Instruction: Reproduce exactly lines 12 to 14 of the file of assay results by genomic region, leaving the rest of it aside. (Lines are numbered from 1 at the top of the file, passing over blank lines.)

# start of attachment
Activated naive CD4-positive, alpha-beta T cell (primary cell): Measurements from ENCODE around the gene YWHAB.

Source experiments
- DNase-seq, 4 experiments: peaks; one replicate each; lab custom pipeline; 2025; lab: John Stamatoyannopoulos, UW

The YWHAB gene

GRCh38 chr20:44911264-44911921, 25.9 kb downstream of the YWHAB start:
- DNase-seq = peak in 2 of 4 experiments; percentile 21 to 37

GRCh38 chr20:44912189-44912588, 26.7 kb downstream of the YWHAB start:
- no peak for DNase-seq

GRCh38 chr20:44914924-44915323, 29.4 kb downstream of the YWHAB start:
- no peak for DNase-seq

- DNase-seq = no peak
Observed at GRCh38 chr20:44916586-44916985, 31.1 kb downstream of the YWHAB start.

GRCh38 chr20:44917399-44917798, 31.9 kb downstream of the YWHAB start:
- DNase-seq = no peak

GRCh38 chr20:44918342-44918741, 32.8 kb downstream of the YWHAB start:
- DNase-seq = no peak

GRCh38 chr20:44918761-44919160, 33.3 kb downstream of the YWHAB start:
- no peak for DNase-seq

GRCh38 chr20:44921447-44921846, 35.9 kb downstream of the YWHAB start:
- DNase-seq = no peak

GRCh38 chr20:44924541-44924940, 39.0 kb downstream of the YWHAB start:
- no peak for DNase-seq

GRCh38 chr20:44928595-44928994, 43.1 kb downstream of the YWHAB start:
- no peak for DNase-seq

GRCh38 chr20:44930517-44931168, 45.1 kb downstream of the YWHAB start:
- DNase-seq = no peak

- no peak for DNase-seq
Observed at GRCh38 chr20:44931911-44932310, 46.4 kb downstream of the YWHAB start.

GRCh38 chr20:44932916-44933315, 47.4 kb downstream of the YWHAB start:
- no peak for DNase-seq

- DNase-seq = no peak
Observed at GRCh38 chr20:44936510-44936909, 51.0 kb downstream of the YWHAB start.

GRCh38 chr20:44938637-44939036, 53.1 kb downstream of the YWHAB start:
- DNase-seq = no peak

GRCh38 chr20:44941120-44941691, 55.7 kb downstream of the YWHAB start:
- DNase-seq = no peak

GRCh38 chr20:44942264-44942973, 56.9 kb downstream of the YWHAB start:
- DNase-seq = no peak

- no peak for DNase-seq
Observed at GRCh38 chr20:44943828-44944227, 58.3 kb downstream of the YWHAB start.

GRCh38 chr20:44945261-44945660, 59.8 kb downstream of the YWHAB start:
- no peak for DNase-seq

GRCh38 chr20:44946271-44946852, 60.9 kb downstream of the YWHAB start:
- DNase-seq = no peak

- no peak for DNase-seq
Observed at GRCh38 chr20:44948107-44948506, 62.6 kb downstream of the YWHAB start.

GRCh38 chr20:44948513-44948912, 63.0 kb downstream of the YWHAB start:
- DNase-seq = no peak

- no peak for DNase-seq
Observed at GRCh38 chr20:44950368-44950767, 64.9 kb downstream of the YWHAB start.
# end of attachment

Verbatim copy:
Observed at GRCh38 chr20:44916586-44916985, 31.1 kb downstream of the YWHAB start.

GRCh38 chr20:44917399-44917798, 31.9 kb downstream of the YWHAB start:
- DNase-seq = no peak